Confederations Cup: the contenders

The 2009 Fifa Confederations Cup takes place in South Africa from 14 to 28 June 2009.

Played in the World Cup host country a year before football’s premier event, Fifa’s “Festival of Champions” has become a serious test of the host country’s World Cup readiness – and a major sporting event in its own right, bringing together regional champions from all corners of the globe.

In 2009, the participating teams will African champs Egypt, Asian champs Iraq, European champs Spain, Oceanian champs New Zealand, South American champs Brazil, Concacaf champs USA, 2006 World Cup winners Italy, and 2010 hosts South Africa.

The draw for the tournament took place on 22 November 2008, splitting the eight teams into two groups and setting up some classic clashes.

Here are snapshot profiles of the contenders for the title of 2009 Fifa Confederations Cup champions, including each team’s recent record and star player/s.


South Africa

Since winning the African Nations Cup in 1996, it seems that Bafana Bafana have been on a slow but steady downward spiral, apart from a few encouraging successes. Four wins in their four most recent outings, however, have fans of the side hoping that South Africa has turned the corner under coach Joel Santana.

Earlier this year, the team suffered a big setback when they failed to qualify for the 2010 African Nations Cup. However, Santana had been thrust into the middle of qualifying without an opportunity to learn about the players following the shock resignation of previous coach Carlos Alberto Parreira. Progress, although slow at first, appears to have been made.

Santana looks, for the most part, to have identified South Africa’s best players, and the national team is playing a more rounded and effective game, with the long-time problem of lack of goal-scoring no longer dogging the side.

Blackburn Rovers’ striker Benni McCarthy has helped, as has the emergence of Thanda Royal Zulu marksman Bernard Parker, who looks a likely candidate for an overseas contract.

Bafana Bafana’s emerging star, however, is midfielder Teko Modise. Not only is he capable of pulling the strings in the middle of the park, but he is also a goal scorer; his ability to score from distance, often with blistering shots, make him a man to keep an eye on. He has the talent to make a big mark on the game. What he needs to develop is consistency.


Iraq’s victory in the 2007 Asian Cup was hailed as a miracle by many, as the splintered country united behind its football team, which wasn’t considered a serious title challenger. That success earned the side a nomination as Laureus World Team of the Year in 2007, a title that was ultimately awarded to South Africa’s Rugby World Cup winners, the Springboks.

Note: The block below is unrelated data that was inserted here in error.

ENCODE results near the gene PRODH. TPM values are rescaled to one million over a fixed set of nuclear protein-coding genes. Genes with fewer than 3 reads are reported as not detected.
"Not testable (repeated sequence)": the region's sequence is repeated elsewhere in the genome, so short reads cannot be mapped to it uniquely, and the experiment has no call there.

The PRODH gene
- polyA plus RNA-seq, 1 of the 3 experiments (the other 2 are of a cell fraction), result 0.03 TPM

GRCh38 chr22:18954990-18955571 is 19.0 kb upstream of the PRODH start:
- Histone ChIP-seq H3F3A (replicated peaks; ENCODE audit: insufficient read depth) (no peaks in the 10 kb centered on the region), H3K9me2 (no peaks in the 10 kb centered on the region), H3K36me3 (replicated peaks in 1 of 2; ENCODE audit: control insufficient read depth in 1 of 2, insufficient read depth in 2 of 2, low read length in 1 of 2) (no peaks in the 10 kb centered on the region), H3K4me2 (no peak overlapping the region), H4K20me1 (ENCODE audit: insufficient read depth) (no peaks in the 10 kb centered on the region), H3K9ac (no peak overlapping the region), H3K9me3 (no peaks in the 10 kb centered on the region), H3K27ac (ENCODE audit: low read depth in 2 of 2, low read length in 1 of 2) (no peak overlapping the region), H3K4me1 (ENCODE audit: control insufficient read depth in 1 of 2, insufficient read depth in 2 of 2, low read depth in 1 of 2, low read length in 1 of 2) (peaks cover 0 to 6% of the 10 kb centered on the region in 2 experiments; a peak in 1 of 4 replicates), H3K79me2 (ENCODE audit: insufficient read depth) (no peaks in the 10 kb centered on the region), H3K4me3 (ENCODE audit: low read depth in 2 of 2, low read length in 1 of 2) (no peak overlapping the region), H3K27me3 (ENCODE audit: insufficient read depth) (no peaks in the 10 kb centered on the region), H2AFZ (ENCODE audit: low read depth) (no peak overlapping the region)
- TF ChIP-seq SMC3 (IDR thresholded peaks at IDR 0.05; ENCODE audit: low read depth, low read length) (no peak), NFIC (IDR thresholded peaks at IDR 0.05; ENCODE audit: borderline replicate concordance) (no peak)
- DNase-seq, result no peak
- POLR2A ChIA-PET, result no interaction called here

Since the high of the Asian Cup title, Iraq’s form has been patchy. The team’s record in 2008 stands at three wins, four losses and three draws.

Striker Younis Mahmoud is captain of the Iraq national team and was in charge when the side lifted the Asian Cup, making him, to many, the face of Iraqi football. He made his international debut in 2002, and in 2004 became the first Iraqi football player to launch a website.

New Zealand

As part of the Oceania Football Confederation, undoubtedly the weakest of Fifa’s regional bodies, New Zealand doesn’t get to consistently play against top-class opposition. It is something that could hamper their efforts in the Confederations Cup.

The other teams in the confederation – American Samoa, Cook Islands, Fiji, New Caledonia, Papua New Guinea, Solomon Islands, Samoa, Tahiti, Tonga, Vanuatu – fall in the category of minnows on the world stage. With Australia joining the Asian Football Confederation, New Zealand has become the region’s soccer powerhouse.

Defender Ryan Nelsen, who has been playing for the All Whites since 1999, is probably their best known player. He plays alongside South Africa’s Aaron Mokoena and Benni McCarthy for Blackburn Rovers in the English Premier League.


With a hugely impressive European Championship victory, Spain finally brought together and lived up to the potential of the country’s undoubted football-playing prowess. Time after time the Spaniards had flattered only to deceive, but they got it right in Austria and Switzerland in 2008.

Blessed with outstandingly talented players in every position, Spain is on an unbeaten run of 24 matches that covers the last two years. It is an astonishing record.

Maybe the most recognisable player among the many talented stars that Spain boasts is striker Fernando Torres, who became a massive star on the world stage after a stunningly effective first season with Liverpool in the English Premier League. Scoring the winning goal in the European Championship final against Germany further enhanced the reputation he had established at Anfield.